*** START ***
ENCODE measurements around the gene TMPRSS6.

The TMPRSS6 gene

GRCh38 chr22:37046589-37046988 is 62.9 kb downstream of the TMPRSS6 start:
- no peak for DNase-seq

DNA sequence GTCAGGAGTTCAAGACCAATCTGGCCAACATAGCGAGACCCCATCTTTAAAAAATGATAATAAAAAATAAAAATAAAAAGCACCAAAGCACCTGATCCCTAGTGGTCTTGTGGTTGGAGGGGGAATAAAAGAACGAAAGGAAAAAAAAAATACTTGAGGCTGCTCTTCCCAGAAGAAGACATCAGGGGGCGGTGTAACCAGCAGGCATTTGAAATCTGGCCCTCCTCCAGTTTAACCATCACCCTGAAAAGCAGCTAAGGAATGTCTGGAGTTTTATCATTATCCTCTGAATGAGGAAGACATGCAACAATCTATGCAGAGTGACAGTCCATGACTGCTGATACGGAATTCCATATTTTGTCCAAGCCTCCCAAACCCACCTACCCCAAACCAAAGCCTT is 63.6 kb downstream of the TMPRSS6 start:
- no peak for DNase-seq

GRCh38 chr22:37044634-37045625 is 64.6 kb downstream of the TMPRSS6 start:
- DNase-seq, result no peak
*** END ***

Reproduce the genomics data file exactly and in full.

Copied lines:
ENCODE measurements around the gene TMPRSS6.

The TMPRSS6 gene

GRCh38 chr22:37046589-37046988 is 62.9 kb downstream of the TMPRSS6 start:
- no peak for DNase-seq

DNA sequence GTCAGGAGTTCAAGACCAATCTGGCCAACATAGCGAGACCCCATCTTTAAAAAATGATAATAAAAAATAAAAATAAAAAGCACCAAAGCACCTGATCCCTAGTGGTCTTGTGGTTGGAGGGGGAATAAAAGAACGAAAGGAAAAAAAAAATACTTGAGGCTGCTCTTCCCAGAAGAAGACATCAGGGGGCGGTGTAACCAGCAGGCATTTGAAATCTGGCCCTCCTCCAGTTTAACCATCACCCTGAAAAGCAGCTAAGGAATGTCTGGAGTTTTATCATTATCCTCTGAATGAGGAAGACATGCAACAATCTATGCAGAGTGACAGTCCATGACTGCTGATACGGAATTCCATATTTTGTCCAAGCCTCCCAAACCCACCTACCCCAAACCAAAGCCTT is 63.6 kb downstream of the TMPRSS6 start:
- no peak for DNase-seq

GRCh38 chr22:37044634-37045625 is 64.6 kb downstream of the TMPRSS6 start:
- DNase-seq, result no peak